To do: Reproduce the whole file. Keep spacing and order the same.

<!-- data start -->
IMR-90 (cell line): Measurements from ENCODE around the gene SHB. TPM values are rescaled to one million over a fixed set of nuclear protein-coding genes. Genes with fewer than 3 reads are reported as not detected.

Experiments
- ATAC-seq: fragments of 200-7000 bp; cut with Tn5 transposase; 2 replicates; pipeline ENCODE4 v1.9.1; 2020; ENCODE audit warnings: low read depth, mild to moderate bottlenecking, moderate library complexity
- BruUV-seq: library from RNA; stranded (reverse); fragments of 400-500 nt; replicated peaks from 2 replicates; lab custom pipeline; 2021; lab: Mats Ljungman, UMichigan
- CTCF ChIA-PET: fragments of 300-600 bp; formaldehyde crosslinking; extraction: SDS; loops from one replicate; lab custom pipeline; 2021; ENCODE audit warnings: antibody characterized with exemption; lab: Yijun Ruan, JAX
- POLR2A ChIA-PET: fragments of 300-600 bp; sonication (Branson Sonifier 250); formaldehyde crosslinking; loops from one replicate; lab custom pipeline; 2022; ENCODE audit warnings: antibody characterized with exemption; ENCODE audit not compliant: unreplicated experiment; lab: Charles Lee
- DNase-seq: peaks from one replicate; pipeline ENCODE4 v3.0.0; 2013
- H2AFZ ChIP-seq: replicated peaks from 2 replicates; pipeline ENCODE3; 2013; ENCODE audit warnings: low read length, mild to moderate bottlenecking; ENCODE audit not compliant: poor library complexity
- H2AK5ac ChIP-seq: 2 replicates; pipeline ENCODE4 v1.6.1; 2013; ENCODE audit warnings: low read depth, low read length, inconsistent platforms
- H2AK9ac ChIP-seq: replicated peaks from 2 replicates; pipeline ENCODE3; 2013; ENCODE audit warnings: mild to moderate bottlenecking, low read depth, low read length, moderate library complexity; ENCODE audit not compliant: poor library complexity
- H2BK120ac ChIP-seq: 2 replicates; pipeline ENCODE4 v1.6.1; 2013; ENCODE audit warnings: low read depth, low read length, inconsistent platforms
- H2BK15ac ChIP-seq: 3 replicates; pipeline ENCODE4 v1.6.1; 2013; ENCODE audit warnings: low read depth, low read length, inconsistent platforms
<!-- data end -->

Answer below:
IMR-90 (cell line): Measurements from ENCODE around the gene SHB. TPM values are rescaled to one million over a fixed set of nuclear protein-coding genes. Genes with fewer than 3 reads are reported as not detected.

Experiments
- ATAC-seq: fragments of 200-7000 bp; cut with Tn5 transposase; 2 replicates; pipeline ENCODE4 v1.9.1; 2020; ENCODE audit warnings: low read depth, mild to moderate bottlenecking, moderate library complexity
- BruUV-seq: library from RNA; stranded (reverse); fragments of 400-500 nt; replicated peaks from 2 replicates; lab custom pipeline; 2021; lab: Mats Ljungman, UMichigan
- CTCF ChIA-PET: fragments of 300-600 bp; formaldehyde crosslinking; extraction: SDS; loops from one replicate; lab custom pipeline; 2021; ENCODE audit warnings: antibody characterized with exemption; lab: Yijun Ruan, JAX
- POLR2A ChIA-PET: fragments of 300-600 bp; sonication (Branson Sonifier 250); formaldehyde crosslinking; loops from one replicate; lab custom pipeline; 2022; ENCODE audit warnings: antibody characterized with exemption; ENCODE audit not compliant: unreplicated experiment; lab: Charles Lee
- DNase-seq: peaks from one replicate; pipeline ENCODE4 v3.0.0; 2013
- H2AFZ ChIP-seq: replicated peaks from 2 replicates; pipeline ENCODE3; 2013; ENCODE audit warnings: low read length, mild to moderate bottlenecking; ENCODE audit not compliant: poor library complexity
- H2AK5ac ChIP-seq: 2 replicates; pipeline ENCODE4 v1.6.1; 2013; ENCODE audit warnings: low read depth, low read length, inconsistent platforms
- H2AK9ac ChIP-seq: replicated peaks from 2 replicates; pipeline ENCODE3; 2013; ENCODE audit warnings: mild to moderate bottlenecking, low read depth, low read length, moderate library complexity; ENCODE audit not compliant: poor library complexity
- H2BK120ac ChIP-seq: 2 replicates; pipeline ENCODE4 v1.6.1; 2013; ENCODE audit warnings: low read depth, low read length, inconsistent platforms
- H2BK15ac ChIP-seq: 3 replicates; pipeline ENCODE4 v1.6.1; 2013; ENCODE audit warnings: low read depth, low read length, inconsistent platforms